Just like when FedEx convinced the world packages had to get somewhere overnight, Bezos expanded our want for instant gratification and changed the way we bought everything.
Second is State of Mind. Challenger brands have to understand who they are. Challengers are either the best at delivering something important to a specific group of customers, or they are striving to be the best. While books per se may not have been Bezos’s passion, the process for delivering them on demand was. Bezos was smart enough, or brave enough, to acknowledge who he was, see where his company could play, and then create a need people didn’t even know they had.
Third is State of Readiness. It’s disingenuous to suggest anyone with an idea like Amazon could have been Amazon. Plenty of people had the same computer parts that Steve Jobs and Steve Wozniak had, but there’s only one Apple. State of Readiness speaks to how ready a company is to go to battle. Real challengers engender a willingness to embrace new ways of thinking and an organizational tolerance for calculated risk in service of transforming their big idea. Jeff Bezos did that as well as anyone in history. Amazon went from startup to one of the most dominant brands on the planet in 20 years. Without thinking like an underdog, that never would have happened.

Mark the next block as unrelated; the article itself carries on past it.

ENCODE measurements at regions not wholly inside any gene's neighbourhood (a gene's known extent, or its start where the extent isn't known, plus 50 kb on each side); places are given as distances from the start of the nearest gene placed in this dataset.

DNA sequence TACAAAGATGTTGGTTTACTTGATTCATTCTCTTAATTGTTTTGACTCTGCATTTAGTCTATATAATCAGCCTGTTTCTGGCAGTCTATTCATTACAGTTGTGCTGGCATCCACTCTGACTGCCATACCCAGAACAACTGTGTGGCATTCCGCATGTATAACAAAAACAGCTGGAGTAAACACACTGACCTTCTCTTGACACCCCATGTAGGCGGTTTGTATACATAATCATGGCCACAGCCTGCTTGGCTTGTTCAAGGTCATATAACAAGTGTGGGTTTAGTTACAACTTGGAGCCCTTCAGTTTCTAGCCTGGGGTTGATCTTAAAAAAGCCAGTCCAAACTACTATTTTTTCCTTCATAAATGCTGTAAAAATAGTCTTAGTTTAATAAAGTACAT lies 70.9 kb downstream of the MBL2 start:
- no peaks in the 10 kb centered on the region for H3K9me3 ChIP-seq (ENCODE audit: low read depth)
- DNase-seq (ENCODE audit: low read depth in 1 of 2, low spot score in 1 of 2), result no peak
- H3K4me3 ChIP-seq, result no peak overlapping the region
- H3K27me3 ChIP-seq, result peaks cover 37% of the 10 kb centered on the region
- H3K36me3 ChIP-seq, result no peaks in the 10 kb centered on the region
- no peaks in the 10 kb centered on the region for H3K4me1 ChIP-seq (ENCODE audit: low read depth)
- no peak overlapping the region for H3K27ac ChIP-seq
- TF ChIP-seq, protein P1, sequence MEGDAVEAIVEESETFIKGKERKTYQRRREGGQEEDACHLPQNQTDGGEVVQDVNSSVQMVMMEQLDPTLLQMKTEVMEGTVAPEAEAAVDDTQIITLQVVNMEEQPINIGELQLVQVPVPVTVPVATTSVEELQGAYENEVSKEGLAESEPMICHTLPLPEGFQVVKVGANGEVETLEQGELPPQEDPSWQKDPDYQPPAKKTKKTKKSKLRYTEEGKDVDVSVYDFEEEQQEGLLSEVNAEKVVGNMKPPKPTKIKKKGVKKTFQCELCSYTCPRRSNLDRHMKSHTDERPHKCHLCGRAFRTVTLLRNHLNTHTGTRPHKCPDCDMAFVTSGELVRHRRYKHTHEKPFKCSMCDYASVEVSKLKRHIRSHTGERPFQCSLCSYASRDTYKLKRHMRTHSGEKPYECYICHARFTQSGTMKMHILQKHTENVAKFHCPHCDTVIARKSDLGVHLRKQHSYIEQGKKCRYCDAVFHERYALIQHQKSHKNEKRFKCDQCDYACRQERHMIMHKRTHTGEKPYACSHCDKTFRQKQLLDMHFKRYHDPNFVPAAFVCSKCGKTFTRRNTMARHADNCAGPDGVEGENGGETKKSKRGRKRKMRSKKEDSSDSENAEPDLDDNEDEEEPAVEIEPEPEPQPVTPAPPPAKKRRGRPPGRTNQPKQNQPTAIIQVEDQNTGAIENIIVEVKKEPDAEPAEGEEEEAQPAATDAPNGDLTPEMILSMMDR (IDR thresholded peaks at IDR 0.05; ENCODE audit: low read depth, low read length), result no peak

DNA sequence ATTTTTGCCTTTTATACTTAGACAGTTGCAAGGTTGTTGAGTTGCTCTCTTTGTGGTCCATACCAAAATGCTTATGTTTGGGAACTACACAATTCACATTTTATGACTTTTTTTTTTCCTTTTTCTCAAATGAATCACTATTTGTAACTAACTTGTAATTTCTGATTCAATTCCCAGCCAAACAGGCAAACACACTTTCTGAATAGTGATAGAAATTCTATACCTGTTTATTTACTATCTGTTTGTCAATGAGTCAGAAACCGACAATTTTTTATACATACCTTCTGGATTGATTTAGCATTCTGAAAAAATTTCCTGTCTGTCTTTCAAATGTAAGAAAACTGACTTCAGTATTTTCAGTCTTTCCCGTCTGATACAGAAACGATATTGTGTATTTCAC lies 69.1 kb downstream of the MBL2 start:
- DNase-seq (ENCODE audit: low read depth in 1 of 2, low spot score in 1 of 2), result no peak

Wait a minute, wasn’t Apple on the first Challenger Brand Mount Rushmore for brands from 1950-2000? Indeed, it was. But if you know your Apple history, you know Apple is really a tale in two parts, each with a different incarnation of its visionary founder, Steve Jobs. For the vision it had in creating beautiful, customer-friendly personal computers and the marketing that went with them, Apple deserved a place among the best challenger brands of the 20th Century. But for everything the company has done after Steve Jobs came back, Apple is equally deserving to keep their spot for the century we’re in.
Is it me, or does it feel impossible that iPhones have only been around since 2007? Apple is no longer a computer company. It’s a technology company. In fact, Apple is the largest tech company in the world with 2020 sales just under $275 billion. MacBooks, iMacs, iPhones, iPads, Apple watches, Apple TV, the Apple+ content platform.